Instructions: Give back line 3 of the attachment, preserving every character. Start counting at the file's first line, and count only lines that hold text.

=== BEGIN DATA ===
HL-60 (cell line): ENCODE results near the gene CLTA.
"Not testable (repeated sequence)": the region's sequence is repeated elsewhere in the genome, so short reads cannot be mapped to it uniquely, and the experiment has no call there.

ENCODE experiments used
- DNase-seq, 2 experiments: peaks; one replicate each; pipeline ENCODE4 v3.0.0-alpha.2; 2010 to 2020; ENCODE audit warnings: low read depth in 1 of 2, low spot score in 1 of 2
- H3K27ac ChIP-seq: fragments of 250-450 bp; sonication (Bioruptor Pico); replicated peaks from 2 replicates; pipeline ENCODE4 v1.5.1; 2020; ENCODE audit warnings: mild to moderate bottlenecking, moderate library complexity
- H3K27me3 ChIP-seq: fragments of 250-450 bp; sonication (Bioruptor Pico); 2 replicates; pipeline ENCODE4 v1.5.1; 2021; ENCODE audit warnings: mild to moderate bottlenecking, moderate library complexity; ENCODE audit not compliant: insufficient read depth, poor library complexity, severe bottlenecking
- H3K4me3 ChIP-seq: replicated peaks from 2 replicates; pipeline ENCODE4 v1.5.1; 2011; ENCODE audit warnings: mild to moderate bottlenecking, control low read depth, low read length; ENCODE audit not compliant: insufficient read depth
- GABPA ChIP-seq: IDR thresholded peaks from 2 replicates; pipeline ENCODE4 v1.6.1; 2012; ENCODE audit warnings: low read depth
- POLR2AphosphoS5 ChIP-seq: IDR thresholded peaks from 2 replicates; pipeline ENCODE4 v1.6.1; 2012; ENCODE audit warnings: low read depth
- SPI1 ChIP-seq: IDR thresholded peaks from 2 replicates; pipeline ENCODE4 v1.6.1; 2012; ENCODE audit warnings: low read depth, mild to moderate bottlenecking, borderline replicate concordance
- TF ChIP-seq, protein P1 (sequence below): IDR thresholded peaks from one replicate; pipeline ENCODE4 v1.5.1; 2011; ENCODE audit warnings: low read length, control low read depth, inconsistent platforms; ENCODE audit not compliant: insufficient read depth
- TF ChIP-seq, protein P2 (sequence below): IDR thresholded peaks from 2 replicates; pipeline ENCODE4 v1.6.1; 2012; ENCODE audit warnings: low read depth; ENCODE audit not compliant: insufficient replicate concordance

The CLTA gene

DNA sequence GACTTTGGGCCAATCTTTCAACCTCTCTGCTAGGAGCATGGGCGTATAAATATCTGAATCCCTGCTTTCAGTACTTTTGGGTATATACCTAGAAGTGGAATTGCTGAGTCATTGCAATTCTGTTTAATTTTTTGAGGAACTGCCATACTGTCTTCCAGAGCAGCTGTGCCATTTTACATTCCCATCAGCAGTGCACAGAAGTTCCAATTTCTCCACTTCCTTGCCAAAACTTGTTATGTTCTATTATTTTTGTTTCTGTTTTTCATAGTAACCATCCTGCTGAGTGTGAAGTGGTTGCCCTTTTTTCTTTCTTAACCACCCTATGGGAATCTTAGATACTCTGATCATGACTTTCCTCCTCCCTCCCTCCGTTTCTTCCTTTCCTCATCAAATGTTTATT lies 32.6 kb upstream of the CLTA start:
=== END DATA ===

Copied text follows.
ENCODE experiments used